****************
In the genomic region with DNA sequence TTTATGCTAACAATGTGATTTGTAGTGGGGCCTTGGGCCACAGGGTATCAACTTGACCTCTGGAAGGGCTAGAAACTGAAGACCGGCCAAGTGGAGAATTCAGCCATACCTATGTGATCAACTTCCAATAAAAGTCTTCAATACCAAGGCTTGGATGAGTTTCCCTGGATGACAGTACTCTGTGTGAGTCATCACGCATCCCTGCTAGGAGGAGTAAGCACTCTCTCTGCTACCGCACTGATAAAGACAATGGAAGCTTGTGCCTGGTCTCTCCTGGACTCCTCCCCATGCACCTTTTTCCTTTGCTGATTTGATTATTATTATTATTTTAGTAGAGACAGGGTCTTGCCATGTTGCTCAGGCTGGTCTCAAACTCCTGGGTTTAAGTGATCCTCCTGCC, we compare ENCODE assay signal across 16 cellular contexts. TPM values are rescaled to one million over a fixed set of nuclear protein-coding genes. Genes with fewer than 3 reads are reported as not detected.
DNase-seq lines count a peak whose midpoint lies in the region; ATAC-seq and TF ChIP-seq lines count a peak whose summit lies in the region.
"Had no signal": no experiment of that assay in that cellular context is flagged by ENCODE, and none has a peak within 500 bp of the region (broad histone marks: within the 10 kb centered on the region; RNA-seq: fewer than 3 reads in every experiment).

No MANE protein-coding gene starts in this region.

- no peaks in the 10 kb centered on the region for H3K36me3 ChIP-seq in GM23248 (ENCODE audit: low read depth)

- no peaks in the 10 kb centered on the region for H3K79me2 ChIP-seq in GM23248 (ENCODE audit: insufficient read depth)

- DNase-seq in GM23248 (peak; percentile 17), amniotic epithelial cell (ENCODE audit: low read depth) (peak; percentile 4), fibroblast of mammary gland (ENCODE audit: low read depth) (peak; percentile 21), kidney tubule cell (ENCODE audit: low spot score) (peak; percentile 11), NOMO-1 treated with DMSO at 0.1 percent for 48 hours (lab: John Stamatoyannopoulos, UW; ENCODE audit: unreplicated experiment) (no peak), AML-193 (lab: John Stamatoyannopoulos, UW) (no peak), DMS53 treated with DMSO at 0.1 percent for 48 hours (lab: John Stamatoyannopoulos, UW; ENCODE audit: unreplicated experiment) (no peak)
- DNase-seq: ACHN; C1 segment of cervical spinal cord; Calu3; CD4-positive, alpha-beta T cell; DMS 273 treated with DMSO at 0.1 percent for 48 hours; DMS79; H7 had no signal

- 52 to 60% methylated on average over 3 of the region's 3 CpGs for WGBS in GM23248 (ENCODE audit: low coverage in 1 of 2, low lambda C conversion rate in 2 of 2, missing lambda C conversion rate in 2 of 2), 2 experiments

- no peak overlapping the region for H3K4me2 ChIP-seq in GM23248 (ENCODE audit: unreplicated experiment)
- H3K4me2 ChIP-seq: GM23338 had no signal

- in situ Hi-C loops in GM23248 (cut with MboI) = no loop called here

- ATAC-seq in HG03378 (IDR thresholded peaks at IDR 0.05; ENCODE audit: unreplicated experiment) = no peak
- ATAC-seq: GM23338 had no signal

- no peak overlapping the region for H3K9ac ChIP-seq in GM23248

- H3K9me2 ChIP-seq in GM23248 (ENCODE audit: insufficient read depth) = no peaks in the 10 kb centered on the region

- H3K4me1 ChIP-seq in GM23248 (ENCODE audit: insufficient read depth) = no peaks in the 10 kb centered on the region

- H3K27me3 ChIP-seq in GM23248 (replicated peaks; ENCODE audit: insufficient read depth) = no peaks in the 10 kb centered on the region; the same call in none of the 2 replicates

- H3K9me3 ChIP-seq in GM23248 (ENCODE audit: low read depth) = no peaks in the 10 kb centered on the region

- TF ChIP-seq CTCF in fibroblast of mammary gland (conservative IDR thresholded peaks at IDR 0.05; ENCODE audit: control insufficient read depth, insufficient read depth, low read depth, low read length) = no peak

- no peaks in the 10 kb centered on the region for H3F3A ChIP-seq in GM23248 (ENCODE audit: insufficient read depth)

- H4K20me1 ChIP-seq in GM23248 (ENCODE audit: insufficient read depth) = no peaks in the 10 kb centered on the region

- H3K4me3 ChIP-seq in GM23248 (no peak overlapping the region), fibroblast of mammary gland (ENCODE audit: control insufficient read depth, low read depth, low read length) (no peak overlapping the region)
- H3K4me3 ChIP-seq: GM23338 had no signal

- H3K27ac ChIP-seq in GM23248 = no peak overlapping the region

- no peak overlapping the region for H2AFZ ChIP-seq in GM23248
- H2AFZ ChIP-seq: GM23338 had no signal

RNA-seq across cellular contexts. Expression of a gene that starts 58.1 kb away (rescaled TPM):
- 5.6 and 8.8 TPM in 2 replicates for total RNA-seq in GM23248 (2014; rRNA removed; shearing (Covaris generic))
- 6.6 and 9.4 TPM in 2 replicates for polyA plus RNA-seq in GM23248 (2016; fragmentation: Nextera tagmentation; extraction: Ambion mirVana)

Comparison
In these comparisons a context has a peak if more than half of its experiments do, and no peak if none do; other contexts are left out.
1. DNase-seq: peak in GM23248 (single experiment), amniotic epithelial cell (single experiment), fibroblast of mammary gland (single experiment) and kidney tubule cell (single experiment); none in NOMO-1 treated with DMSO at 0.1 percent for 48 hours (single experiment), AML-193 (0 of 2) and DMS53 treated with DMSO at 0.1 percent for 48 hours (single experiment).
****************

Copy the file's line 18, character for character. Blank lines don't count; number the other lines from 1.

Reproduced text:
- H3K27me3 ChIP-seq in GM23248 (replicated peaks; ENCODE audit: insufficient read depth) = no peaks in the 10 kb centered on the region; the same call in none of the 2 replicates